The man who was brutally beaten by his neighbors on Maui five years ago criticized police and prosecutors for not pursue the case as a hate crime.
“The only reason they attacked me was the color of my skin,” said Chris Kunzelman.
“They even say it at one point it’s nothing personal, you just have the wrong effing color skin.”
Kunzelman suffered broken ribs and a huge gash when he was hit with a shovel in the 2014 beating, which was recorded by his security camera.
One of the men, Kaulana Alo Kaonohi, pleaded no contest to assault and served a year in prison.
The other, Levi Aki, pleaded no contest to terroristic threatening and got credit for six months in prison.
Had the men been charged and convicted of a hate crime, their jail sentence could have been doubled.
But hate crime charges are rare in Hawaii. According to the state Attorney General’s Office, only two or three hate crime enhancements are used each year statewide.
Maui had the fewest with only two in the past 16 years.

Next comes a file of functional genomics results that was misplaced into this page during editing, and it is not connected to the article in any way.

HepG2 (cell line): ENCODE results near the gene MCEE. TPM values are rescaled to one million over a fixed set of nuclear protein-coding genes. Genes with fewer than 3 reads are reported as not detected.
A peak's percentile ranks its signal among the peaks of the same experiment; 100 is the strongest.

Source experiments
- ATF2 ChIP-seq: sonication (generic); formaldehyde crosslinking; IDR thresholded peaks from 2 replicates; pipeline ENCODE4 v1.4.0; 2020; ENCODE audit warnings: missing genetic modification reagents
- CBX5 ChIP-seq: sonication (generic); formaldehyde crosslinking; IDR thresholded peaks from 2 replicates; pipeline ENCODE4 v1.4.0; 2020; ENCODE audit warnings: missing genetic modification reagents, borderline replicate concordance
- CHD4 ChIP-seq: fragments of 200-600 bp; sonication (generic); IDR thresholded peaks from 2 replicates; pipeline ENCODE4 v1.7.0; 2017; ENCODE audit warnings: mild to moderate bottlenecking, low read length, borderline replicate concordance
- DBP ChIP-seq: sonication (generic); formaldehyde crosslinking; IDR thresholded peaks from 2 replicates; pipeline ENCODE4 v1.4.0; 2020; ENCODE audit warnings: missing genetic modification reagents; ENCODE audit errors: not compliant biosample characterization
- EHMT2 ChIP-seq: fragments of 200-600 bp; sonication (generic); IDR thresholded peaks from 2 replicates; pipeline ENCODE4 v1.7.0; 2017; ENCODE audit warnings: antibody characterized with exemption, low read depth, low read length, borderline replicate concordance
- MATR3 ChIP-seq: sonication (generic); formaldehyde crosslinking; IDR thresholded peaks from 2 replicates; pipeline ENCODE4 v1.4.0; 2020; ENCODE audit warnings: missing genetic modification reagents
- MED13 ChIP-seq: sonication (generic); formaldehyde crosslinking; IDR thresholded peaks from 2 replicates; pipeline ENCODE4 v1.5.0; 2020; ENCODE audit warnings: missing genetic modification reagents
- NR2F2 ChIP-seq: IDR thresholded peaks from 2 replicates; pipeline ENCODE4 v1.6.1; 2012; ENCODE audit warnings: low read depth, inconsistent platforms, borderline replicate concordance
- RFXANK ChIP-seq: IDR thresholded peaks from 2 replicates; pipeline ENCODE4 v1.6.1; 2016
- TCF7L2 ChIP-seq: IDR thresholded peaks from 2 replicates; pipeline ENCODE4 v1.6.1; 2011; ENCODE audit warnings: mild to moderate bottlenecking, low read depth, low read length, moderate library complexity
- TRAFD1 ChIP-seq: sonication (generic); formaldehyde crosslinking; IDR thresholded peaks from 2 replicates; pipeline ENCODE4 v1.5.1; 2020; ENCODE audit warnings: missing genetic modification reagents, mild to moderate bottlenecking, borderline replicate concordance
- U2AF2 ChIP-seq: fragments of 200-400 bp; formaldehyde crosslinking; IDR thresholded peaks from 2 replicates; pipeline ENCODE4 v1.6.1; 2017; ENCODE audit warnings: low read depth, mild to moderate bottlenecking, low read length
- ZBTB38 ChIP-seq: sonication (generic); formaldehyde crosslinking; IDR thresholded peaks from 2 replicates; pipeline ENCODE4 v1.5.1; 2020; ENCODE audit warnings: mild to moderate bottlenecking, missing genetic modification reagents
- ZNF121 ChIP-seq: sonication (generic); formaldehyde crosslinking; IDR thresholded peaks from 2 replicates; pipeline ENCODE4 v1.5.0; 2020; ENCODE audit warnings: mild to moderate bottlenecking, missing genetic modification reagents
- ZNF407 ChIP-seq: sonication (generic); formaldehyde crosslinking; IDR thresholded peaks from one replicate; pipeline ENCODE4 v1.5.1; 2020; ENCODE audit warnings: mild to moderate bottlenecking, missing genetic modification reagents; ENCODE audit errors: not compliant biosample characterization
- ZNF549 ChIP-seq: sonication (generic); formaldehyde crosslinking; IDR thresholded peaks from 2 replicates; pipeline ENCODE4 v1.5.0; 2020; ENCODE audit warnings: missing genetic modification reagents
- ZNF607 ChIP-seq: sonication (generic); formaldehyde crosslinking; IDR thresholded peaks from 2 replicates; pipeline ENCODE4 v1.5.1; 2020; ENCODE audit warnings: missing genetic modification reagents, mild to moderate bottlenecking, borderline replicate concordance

Legal experts said part of the reason there are so few hate crimes reported here is that adding a hate crime charge to an already existing case could make that case more difficult to win.
“It’s hard to show a crime is a hate crime because you have show an intentional conduct or an intent by the alleged perpetrator to target someone because of their race or religion or gender selection,” said Ronette Kawakami, associate dean of the University of Hawaii Law School.
Kawakami said that if the men went to the house because the victim was white, the case would look more like a hate crime.
But it would be hard to prove if they had any other reason for the assault ― such as anger that Kunzelman bought the house in a foreclosure.
“It’s a shameful, horrible, brutal offense. It’s a crime regardless of whether it’s a hate crime or not,” she said.